A new study published in JAMA Network Online reports that youth vaping rates in the U.S. have declined during the COVID-19 pandemic.
Bonnie Halpern-Felsher, a psychologist and professor of pediatrics at Stanford University, in California, led the study.
Two-thirds of e-cigarette users report that they have cut back or quit vaping during the pandemic. 32 percent of e-cigarette users say that they quit vaping and 35 percent reported cutting back according to Halpern-Felsher’s survey.
“One of the main reasons they quit is that they were worried about lung health, and we think that’s important, that they thought they could hurt their lungs,” Halpern-Felsher said in a news report published by HealthDay News, via U.S. News & World Report. “This really provides an opportunity to talk about and provide education about lung health.”
According to the conclusions of the study, youth e-cigarette users have reported significant changes in their use trends of ENDS and at point-of-purchase.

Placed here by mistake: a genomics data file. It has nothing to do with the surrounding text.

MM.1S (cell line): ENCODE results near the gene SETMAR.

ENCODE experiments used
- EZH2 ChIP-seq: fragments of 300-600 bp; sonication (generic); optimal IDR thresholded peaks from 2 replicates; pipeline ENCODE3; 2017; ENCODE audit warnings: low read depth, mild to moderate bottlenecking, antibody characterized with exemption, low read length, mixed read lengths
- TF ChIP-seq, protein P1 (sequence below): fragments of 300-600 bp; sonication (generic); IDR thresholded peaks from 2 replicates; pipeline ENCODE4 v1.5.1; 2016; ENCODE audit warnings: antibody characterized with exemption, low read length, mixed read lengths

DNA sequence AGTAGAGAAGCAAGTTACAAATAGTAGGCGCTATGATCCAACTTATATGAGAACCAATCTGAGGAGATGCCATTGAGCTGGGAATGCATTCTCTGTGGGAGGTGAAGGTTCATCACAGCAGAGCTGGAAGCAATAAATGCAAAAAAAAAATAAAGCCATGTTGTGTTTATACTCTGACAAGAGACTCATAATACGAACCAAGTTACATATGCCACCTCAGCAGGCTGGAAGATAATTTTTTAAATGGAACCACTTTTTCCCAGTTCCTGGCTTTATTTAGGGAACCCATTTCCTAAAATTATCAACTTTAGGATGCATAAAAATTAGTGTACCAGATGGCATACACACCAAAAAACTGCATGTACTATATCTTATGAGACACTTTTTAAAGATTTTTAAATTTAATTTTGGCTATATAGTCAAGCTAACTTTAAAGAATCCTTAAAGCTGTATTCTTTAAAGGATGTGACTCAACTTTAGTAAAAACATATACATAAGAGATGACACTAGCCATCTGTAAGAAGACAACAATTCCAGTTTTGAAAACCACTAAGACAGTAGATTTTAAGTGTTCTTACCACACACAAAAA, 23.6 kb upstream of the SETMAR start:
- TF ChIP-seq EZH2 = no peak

“The US Food and Drug Administration and local policymakers may find these data useful to inform policies to prevent e-cigarette sales to underage youth,” the study notes.
This survey was done online with 2,167 youth and young adults who use e-cigarettes. 1,198 respondents reported that they have changed their amount of e-cigarette use, with 810 respondents reducing or completely quitting the use of e-cigarettes. E-cigarette access has also shifted to alternative retail stores and online points of sale.
“Reduced e-cigarette use or quitting was associated with adhering to shelter-in-place guidelines and was less likely if participants had used e-cigarettes more than 10 times or were nicotine dependent,” the study notes.
The study notes that individuals younger than 21 years of age who have reported e-cigarette use are accessing products from online and retail outlets due to the COVID-19 pandemic and the restrictions on personal movement.
Halpern-Felsher published another study earlier this year claiming that there is a direct connection between youth vaping and contracting COVID-19. She used an online survey as she did here, but the study was received terribly due to the misguided methodology.
The findings of this study have yet to be more widely reported and commented on by other academics and journalists.
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